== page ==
A family-owned textile firm which hosted a visit by royalty last year has ended manufacturing operations with the loss of half its workforce.
But SKA Textiles, which marked 40 years of trading with a visit from the Princess Royal, said it was not leaving the sector.
Instead it was continuing as an importer and supplier of fabrics to the retail trade as well as retaining laboratory facilities for inspecting, testing and product development.
Managing director Zeb Pervaiz said a combination of rising costs for labour and energy and increased competition meant the company’s in-house manufacturing plant was no longer able to compete on a commercial basis.
The move means the loss of 15 jobs from its 30-strong workforce. Much of the firm’s machinery has been sold off – some of it to SKA’s overseas suppliers – while parts of the firm’s nine-acre site off St Thomas’ Road, Longroyd Bridge, are being let out to other companies.
The decision also means the owners will be able to devote more time to their other business interest in property development.
Back in January, 2015, Princess Anne was given a tour of SKA’s modern dyeing, finishing and knitting departments. The company made a multi-million pound investment in new machinery to turn SKA into a major supplier of knitted fabrics for products such as ladies jackets, tops, skirts and dresses, car seats and upholstery for office chairs and screens.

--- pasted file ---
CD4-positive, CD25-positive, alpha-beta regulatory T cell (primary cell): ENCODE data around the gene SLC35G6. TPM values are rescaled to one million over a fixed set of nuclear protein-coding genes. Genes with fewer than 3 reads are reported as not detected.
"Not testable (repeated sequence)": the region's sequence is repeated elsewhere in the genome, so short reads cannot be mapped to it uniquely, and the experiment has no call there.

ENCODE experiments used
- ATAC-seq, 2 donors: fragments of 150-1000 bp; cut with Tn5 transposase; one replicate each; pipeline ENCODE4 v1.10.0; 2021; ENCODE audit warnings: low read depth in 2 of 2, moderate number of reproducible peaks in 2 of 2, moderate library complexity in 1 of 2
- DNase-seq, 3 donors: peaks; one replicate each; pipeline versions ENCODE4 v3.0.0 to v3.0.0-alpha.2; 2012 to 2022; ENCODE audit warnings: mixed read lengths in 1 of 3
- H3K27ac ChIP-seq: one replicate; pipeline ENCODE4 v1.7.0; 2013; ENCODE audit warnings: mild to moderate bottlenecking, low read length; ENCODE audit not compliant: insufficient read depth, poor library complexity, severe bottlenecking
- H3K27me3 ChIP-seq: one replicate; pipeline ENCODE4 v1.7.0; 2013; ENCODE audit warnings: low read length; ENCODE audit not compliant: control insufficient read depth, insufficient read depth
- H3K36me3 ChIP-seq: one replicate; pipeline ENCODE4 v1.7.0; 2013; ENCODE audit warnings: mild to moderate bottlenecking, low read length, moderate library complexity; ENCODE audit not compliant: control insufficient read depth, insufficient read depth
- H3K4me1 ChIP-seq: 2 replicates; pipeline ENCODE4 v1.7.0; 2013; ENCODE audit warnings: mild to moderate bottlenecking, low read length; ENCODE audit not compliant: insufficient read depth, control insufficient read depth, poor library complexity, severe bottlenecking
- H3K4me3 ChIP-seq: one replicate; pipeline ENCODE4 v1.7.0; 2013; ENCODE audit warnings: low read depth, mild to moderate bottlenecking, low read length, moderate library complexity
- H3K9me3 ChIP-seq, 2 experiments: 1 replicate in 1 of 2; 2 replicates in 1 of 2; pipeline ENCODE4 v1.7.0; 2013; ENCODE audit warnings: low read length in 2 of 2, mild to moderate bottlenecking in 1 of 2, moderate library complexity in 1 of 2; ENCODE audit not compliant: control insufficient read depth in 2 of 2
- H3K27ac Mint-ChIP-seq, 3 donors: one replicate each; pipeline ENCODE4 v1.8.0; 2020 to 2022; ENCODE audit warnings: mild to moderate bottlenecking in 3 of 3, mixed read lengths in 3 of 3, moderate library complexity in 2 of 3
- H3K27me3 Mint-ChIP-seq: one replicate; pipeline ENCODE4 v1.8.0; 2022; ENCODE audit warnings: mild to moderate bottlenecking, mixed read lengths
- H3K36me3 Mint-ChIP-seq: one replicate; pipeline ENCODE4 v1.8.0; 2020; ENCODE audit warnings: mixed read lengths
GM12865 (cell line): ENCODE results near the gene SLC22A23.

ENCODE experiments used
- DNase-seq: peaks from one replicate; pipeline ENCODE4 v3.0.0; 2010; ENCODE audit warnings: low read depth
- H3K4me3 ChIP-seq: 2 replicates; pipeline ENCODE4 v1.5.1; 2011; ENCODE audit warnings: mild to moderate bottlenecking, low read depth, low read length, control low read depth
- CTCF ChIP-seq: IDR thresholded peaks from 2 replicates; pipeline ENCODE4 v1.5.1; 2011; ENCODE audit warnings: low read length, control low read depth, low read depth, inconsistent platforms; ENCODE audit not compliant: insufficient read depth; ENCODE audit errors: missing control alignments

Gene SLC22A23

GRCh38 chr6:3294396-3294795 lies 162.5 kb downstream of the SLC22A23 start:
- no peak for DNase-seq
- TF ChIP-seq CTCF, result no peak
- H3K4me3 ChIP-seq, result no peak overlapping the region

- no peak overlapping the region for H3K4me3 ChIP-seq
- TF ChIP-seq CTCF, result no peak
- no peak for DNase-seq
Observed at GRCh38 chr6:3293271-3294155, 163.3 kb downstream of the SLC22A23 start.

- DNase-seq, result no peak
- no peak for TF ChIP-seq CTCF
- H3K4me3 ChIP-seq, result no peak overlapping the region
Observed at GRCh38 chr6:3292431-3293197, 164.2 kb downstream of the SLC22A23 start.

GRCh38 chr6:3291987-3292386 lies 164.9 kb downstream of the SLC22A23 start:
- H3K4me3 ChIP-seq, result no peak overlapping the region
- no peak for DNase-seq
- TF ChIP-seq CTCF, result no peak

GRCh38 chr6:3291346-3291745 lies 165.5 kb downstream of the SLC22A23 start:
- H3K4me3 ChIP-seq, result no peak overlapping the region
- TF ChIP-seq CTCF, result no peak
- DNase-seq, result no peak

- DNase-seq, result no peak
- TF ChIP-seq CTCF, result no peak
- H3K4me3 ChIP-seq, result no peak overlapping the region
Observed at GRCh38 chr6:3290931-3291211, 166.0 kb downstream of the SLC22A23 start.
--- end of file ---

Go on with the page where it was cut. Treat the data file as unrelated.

The company still lists big-name retailers such as Debenhams, Wallis and Marks & Spencer among its customers.
In a letter to suppliers, SKA stressed that the business would continue to trade adding that “this is not an insolvency but a decision taken collectively by the family as shareholders and directors of SKA for the benefit of us all and to enable us to concentrate on other business interests.”
Mr Pervaiz, who was named Business Person of the Year at the 2014 Examiner Business Awards, said: “A view was taken earlier this year that manufacturing was getting really tight. We were manufacturing ‘close to the bone.’
He said the move would allow the family to focus more attention on their growing property development business.
That includes the 40-bed student accommodation at Thread Works, formerly Thatchers furniture shop in Dundas Street, which opened in 2013, and The Works, a £5m five-storey redevelopment of Standard House at Half Moon Street, to provide accommodation for more than 100 students.
The Works is partly complete with some of the 56-bed accommodation on the ground floor, first and second floors already occupied. A further 46 beds will be provided with phase two which will see the addition of a further two floors to the building.